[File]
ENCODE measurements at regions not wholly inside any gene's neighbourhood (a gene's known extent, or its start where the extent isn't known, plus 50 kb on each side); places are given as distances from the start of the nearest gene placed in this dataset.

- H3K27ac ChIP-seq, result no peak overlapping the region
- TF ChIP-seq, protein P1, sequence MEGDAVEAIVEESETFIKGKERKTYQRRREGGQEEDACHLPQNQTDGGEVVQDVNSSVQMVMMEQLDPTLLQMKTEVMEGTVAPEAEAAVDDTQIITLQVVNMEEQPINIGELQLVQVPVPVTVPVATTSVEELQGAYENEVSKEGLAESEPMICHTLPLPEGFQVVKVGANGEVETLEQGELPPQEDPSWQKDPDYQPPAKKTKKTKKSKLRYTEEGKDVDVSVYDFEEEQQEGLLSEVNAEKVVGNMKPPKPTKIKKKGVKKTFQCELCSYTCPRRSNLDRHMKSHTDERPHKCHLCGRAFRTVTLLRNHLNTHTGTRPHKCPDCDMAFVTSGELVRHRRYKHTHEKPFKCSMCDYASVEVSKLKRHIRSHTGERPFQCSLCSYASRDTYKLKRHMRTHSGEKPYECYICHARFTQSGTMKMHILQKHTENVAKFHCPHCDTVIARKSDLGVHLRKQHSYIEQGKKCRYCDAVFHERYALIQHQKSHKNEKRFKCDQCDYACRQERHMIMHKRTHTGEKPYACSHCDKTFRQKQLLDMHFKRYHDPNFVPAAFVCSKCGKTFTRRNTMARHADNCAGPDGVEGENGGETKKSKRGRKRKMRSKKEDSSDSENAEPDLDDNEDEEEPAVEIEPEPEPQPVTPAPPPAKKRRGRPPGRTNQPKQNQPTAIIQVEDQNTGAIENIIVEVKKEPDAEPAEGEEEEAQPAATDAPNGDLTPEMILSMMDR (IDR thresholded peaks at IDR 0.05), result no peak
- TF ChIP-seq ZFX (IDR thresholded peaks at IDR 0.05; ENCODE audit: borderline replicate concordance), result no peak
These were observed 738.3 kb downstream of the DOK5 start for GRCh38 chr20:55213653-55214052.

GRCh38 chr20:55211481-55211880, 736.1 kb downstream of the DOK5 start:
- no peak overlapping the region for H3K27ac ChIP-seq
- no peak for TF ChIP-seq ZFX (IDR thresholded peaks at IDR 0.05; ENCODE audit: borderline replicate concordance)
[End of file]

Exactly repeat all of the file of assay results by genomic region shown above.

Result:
ENCODE measurements at regions not wholly inside any gene's neighbourhood (a gene's known extent, or its start where the extent isn't known, plus 50 kb on each side); places are given as distances from the start of the nearest gene placed in this dataset.

- H3K27ac ChIP-seq, result no peak overlapping the region
- TF ChIP-seq, protein P1, sequence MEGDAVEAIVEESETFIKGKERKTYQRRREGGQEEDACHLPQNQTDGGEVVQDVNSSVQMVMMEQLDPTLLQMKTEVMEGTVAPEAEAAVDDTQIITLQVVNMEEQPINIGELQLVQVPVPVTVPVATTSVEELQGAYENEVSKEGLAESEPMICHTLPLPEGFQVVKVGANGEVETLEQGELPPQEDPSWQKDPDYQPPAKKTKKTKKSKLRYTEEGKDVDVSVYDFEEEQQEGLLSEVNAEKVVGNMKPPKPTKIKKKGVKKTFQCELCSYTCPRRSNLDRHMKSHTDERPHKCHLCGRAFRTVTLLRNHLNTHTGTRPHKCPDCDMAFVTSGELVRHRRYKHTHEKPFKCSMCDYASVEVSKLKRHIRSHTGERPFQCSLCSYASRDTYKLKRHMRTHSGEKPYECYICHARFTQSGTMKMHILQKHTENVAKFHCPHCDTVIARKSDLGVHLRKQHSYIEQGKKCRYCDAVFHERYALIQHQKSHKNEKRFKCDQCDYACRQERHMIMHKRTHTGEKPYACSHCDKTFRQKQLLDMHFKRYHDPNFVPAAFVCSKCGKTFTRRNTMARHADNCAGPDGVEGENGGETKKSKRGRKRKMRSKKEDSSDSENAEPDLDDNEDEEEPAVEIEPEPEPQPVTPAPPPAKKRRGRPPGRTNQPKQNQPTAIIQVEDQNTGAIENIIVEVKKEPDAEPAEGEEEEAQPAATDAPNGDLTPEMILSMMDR (IDR thresholded peaks at IDR 0.05), result no peak
- TF ChIP-seq ZFX (IDR thresholded peaks at IDR 0.05; ENCODE audit: borderline replicate concordance), result no peak
These were observed 738.3 kb downstream of the DOK5 start for GRCh38 chr20:55213653-55214052.

GRCh38 chr20:55211481-55211880, 736.1 kb downstream of the DOK5 start:
- no peak overlapping the region for H3K27ac ChIP-seq
- no peak for TF ChIP-seq ZFX (IDR thresholded peaks at IDR 0.05; ENCODE audit: borderline replicate concordance)